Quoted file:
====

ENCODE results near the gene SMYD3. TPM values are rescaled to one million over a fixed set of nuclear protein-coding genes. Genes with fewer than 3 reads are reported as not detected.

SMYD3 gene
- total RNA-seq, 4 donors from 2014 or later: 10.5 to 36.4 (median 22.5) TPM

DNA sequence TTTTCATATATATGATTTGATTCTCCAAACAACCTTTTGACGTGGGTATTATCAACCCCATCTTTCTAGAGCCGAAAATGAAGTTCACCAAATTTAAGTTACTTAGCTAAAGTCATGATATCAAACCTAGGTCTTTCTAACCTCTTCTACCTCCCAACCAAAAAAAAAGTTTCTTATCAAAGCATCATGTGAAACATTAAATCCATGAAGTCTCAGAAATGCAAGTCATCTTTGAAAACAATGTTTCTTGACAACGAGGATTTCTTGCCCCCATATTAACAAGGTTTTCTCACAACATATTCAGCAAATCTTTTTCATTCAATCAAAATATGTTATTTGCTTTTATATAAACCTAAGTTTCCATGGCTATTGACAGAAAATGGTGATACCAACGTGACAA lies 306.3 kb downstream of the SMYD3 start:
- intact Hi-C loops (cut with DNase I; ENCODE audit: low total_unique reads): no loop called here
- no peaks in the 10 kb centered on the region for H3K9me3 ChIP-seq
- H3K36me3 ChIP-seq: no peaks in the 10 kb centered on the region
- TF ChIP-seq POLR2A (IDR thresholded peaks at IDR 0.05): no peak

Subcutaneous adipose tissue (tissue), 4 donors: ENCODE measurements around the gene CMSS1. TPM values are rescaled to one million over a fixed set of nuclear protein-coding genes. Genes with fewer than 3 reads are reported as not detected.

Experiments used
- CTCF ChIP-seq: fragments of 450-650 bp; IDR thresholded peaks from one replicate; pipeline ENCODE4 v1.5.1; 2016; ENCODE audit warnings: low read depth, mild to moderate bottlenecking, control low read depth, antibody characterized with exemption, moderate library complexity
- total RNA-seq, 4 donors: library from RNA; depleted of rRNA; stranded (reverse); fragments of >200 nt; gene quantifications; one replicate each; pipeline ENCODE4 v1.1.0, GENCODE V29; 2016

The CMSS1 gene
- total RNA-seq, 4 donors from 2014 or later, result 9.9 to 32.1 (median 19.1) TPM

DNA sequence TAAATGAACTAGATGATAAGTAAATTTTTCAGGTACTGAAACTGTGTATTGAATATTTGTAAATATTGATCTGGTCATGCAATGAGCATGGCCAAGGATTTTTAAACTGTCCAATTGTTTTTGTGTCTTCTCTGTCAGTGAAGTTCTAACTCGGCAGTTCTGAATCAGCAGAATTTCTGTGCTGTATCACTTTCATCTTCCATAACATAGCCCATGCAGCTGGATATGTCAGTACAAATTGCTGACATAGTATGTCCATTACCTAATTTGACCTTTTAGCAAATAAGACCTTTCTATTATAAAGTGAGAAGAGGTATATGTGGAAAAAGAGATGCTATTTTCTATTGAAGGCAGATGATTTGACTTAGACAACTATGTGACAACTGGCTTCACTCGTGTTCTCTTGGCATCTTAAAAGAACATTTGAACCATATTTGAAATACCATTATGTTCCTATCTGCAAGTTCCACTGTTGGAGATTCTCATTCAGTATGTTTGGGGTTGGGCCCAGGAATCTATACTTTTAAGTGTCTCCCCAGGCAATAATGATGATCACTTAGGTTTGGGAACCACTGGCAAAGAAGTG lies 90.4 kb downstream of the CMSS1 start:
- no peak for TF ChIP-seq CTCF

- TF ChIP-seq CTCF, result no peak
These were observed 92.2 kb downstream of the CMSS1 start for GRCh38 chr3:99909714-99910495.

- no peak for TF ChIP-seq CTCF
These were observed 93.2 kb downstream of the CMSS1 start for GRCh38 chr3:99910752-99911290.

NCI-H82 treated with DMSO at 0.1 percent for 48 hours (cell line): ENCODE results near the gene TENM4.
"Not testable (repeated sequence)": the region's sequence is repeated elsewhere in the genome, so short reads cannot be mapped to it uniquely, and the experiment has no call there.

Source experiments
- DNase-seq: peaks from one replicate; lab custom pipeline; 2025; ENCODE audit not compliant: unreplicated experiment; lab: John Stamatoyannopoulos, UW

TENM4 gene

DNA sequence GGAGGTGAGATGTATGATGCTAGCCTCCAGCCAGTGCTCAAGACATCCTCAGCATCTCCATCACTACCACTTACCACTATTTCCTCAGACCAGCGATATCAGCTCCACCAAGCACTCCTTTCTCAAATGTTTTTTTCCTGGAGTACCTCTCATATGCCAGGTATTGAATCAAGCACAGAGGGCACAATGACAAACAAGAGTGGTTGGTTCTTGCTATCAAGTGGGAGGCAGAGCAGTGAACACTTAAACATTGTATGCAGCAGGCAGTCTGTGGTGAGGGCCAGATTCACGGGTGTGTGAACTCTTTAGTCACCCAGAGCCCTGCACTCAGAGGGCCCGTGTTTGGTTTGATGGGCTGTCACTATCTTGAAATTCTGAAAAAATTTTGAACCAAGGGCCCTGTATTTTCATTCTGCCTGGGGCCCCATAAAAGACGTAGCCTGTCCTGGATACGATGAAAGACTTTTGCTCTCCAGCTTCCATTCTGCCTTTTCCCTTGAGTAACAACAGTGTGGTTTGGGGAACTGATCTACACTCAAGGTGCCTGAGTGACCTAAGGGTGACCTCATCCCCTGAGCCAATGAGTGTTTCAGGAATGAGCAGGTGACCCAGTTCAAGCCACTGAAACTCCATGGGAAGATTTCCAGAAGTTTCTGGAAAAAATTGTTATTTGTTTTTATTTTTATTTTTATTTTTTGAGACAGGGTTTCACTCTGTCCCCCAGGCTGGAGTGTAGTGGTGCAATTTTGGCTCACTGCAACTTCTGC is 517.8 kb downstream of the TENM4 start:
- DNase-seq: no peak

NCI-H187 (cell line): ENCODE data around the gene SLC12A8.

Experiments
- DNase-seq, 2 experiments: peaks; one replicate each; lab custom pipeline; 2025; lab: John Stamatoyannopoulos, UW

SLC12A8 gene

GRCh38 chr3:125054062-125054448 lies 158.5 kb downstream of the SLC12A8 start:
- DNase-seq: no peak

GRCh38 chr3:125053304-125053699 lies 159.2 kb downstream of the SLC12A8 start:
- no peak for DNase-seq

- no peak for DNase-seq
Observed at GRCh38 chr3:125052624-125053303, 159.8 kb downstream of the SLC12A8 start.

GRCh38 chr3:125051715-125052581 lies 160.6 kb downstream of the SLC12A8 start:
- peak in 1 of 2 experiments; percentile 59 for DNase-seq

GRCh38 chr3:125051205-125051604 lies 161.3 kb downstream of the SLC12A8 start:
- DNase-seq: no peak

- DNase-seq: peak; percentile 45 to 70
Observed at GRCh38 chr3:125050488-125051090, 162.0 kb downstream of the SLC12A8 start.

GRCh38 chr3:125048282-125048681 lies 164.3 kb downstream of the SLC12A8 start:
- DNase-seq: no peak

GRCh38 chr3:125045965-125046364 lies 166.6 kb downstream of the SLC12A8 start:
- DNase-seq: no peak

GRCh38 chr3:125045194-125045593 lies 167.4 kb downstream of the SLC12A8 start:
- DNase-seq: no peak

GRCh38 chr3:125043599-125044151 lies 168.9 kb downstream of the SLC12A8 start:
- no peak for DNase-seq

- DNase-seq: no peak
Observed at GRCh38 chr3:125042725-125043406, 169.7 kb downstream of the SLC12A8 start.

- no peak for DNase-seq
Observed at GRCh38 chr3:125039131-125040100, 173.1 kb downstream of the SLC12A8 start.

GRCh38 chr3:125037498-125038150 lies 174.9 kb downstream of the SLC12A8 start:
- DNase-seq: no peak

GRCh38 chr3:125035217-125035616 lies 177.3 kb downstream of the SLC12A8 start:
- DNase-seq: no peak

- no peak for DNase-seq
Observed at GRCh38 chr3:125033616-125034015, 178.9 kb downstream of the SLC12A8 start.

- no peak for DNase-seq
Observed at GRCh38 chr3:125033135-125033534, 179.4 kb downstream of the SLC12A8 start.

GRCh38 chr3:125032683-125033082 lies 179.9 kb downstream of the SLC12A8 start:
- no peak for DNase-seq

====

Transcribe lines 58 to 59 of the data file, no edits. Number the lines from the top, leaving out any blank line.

GRCh38 chr3:125035217-125035616 lies 177.3 kb downstream of the SLC12A8 start:
- DNase-seq: no peak